Tommy Morris Jr’s life was planned before he was born. By the strict societal codes of the time, the early 1800’s, Morris Jr was expected follow in the footsteps of his father (Peter Mullan) and become a caddy but Tommy wanted more. When fully grown, Tommy Jr. begins competing in the Caddy Open and then the Open Championship and before we’ve even come to know him as a character, we watch him triumph as champion, off screen, at the famed St. Andrew golf course three times.
Soon Tommy is challenging societal norms by demanding that he and a fellow golfer and friend be properly compensated by the clubhouse elite who profit off their play through gambling and exhibitions. For a moment, you begin to think this will bring conflict to the story but no, the elite, led by a snobbish Sam Neill, roll over immediately and pay Tommy fairly.
Then Tommy meets a lovely scullery maid named Meg with a dark past played by Ophelia Lovibond. With the Scottish class system, as it is, Meg’s past should provide conflict and indeed, Tommy’s mother objects to the relationship. However, in less than 15 minutes’ screen time, I was bored enough to keep count, Mom rolls over and another potential source of drama is dismissed with mom even leaving the church to stand up for her son and new daughter in-law, after one brief conversation with her husband and a single entreaty about how their son loves this woman despite what society says.
It isn’t until the final act that anything happens to Tommy. Tommy suffers a serious tragedy and his life falls to pieces but somehow “Tommy’s Honour” never communicates that tragedy, preferring the dull safety of the golf course where Tommy once again tops an opponent we never meet and thus have zero investment in. If the movie doesn’t care about these opponents, then why should we care? They are there to lose to Tommy, to further the legend building that is the film’s true aim. The final match should feel big and important but as portrayed, it’s a contest of egos that leads to an ending that feels more like stubborn inflexibility than the tragedy the true story was.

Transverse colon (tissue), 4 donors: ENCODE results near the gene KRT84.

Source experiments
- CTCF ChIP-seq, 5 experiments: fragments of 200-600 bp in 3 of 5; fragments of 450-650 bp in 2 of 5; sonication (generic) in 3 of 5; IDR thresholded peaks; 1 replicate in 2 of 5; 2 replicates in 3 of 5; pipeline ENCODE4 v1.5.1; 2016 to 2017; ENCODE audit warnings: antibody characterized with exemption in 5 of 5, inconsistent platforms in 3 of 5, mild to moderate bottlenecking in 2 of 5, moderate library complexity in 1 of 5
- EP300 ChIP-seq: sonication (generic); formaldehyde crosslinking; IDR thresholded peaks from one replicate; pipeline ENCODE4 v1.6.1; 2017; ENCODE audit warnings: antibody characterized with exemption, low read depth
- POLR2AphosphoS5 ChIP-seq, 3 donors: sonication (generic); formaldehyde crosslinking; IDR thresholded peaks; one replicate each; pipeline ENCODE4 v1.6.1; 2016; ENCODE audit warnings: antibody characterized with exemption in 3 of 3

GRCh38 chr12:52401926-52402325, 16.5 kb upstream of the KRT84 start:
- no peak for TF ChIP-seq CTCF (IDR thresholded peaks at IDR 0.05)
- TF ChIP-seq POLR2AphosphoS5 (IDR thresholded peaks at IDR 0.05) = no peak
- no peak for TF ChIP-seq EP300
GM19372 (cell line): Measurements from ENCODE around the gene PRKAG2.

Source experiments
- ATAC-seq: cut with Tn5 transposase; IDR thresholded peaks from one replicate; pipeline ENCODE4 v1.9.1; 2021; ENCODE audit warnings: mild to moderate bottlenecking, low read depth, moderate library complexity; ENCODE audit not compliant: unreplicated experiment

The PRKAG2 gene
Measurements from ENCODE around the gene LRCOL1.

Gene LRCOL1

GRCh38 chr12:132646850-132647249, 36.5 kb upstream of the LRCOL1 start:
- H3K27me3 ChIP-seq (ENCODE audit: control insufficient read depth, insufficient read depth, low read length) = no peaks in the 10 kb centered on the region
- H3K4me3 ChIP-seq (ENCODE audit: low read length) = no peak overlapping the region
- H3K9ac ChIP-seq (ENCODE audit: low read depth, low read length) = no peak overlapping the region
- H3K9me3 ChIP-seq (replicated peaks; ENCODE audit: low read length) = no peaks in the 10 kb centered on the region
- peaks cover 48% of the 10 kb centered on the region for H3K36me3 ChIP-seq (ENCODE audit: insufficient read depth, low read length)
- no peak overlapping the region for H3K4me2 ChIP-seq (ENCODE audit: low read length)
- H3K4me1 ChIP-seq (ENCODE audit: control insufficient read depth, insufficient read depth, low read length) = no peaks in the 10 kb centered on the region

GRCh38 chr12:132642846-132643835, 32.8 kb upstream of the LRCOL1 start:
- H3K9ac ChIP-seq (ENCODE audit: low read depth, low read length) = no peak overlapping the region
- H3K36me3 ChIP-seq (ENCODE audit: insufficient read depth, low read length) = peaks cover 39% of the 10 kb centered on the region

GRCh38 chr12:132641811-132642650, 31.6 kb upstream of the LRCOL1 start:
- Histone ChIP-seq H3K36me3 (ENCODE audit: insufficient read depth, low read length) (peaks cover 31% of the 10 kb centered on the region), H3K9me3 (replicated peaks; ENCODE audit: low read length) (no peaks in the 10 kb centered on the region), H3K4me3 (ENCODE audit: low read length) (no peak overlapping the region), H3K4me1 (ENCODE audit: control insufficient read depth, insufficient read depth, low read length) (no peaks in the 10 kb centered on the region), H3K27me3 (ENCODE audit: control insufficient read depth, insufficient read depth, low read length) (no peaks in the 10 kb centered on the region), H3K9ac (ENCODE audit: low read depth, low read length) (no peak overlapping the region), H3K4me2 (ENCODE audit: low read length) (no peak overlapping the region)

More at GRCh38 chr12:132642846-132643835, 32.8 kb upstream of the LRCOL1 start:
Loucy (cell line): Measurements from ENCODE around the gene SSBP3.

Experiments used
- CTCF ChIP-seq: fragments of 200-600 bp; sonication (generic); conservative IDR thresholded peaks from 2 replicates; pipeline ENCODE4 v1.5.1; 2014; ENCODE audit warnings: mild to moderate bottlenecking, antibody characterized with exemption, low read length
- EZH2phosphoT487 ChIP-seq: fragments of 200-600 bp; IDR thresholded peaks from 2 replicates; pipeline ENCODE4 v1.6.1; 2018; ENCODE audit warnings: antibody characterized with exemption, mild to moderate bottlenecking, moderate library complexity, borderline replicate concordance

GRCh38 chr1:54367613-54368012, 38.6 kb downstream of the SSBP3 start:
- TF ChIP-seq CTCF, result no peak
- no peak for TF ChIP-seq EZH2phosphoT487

“Tommy’s Honour” is yet another in a long line of bad biopics. The film has no life, no courage. The aim of the filmmakers is to deify a Scottish legend and that might work for someone who is desperately invested in the story of Tommy Morris Jr. but as drama it fails completely. Drama needs tension, it needs stakes, it needs something for the audience to connect to, some relatable experience. If your story revolves around a character who is perfect and whose life constantly works out well for most of the story there is no drama. Sure, Tommy’s life ended tragically but even that tragedy is pushed aside in favor of showing what a golf legend he was and that renders an interesting life rather incredibly boring.
The Fate of the Furious stars Vin Diesel once again as Dominic Torretto, street racer turned thief turned secret agent kind of(?) who, along with his 'family,' including Dwayne "The Rock" Johnson, Michelle Rodriguez, Tyrese and the aptly named Ludicris, battle a cyber-terrorist played by Charlize Theron. The twist however, has Dom playing for the other team and his family have to battle him to get to the big bad. Here's my review of The Fate of the Furious.